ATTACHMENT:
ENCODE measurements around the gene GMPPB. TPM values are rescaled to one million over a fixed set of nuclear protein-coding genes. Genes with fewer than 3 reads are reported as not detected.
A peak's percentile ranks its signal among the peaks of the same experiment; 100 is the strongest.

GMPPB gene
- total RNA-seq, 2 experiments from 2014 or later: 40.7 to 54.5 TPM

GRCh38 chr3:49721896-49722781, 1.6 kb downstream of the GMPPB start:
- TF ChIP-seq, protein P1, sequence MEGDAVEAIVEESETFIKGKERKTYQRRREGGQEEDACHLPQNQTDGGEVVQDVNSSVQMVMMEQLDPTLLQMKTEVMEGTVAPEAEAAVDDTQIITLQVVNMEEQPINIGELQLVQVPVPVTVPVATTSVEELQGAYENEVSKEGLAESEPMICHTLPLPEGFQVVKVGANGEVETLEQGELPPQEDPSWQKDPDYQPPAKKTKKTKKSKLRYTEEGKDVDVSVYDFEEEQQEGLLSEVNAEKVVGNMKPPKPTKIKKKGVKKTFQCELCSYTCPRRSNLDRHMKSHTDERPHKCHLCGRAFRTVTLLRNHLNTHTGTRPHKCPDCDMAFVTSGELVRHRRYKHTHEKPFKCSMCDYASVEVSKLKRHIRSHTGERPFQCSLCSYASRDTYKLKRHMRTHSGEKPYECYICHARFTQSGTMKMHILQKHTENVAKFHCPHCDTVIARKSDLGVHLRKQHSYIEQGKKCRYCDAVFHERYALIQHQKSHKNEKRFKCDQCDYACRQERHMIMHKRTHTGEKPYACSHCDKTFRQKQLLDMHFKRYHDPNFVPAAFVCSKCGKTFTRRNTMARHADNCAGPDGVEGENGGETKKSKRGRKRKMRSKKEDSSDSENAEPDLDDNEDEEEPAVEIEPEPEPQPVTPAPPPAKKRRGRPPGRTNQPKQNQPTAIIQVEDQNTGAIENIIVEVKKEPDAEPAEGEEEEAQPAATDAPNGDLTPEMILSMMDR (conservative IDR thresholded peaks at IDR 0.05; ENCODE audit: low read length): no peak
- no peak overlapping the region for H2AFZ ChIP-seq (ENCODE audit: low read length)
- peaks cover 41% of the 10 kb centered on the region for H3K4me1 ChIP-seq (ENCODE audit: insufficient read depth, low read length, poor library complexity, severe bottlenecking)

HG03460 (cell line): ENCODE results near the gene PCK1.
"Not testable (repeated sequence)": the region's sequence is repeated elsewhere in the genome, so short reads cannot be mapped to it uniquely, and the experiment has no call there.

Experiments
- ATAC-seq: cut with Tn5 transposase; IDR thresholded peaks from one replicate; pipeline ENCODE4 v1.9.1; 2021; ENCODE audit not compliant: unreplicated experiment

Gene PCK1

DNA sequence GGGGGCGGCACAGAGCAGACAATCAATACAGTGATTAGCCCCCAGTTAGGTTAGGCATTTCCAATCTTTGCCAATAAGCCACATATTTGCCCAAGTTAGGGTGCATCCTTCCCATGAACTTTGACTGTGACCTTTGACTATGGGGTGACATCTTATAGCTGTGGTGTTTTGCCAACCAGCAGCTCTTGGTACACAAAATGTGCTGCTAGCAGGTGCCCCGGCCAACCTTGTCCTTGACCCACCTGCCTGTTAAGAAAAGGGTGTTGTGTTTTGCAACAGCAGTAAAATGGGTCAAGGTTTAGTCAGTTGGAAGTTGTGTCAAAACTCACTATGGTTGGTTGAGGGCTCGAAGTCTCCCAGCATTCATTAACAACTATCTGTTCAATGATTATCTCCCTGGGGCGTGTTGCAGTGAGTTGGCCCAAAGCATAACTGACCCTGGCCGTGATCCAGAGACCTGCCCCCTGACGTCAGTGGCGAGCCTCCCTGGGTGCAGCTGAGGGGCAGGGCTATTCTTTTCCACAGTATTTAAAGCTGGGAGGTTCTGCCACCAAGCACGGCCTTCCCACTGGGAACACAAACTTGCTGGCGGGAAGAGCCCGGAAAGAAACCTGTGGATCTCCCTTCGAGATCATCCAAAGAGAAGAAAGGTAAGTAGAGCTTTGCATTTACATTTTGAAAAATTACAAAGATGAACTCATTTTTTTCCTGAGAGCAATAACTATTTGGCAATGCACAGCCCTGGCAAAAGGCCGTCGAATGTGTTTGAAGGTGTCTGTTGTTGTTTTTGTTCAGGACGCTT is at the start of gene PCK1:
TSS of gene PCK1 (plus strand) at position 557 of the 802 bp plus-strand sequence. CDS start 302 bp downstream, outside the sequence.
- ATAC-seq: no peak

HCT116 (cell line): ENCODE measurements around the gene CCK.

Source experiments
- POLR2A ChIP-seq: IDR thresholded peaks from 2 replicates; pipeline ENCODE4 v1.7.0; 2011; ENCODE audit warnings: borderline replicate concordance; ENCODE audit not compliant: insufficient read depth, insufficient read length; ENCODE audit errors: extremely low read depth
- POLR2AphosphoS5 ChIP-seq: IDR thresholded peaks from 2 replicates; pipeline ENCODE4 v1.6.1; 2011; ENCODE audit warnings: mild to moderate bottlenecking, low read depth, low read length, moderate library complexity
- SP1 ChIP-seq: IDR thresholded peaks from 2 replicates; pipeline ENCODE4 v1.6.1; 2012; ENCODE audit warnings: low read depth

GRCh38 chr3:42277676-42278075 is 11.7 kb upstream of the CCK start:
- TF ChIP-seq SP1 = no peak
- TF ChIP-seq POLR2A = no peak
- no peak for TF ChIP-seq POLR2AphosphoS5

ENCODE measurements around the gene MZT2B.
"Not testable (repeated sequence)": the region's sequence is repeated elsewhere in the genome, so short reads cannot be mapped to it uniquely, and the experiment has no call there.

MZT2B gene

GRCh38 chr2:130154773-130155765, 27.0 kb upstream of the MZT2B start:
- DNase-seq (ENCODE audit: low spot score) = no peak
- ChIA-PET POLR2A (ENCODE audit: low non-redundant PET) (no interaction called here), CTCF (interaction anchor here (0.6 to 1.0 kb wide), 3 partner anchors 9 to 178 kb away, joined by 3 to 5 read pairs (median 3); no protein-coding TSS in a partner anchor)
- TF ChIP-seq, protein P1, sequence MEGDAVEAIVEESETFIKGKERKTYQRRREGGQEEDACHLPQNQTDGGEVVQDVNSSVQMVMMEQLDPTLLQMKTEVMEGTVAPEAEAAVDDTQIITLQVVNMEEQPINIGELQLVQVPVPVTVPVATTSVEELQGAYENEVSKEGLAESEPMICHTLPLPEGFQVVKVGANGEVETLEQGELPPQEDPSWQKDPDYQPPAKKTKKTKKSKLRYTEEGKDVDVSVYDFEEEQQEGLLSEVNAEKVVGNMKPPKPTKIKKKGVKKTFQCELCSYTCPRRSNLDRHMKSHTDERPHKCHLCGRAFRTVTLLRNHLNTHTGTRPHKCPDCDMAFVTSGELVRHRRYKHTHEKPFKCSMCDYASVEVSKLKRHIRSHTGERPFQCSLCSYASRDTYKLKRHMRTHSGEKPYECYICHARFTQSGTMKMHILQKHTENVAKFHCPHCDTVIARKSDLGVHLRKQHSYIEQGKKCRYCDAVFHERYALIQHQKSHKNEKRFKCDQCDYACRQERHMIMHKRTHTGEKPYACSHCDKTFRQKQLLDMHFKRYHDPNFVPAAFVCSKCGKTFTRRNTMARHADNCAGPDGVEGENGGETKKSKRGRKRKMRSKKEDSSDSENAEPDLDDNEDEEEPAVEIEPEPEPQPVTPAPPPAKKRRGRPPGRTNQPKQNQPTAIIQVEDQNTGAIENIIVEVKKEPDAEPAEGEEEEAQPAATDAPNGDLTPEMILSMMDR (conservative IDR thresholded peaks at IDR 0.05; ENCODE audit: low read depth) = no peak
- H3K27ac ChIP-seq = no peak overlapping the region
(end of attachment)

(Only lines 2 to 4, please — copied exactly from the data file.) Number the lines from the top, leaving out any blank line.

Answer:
A peak's percentile ranks its signal among the peaks of the same experiment; 100 is the strongest.

GMPPB gene
- total RNA-seq, 2 experiments from 2014 or later: 40.7 to 54.5 TPM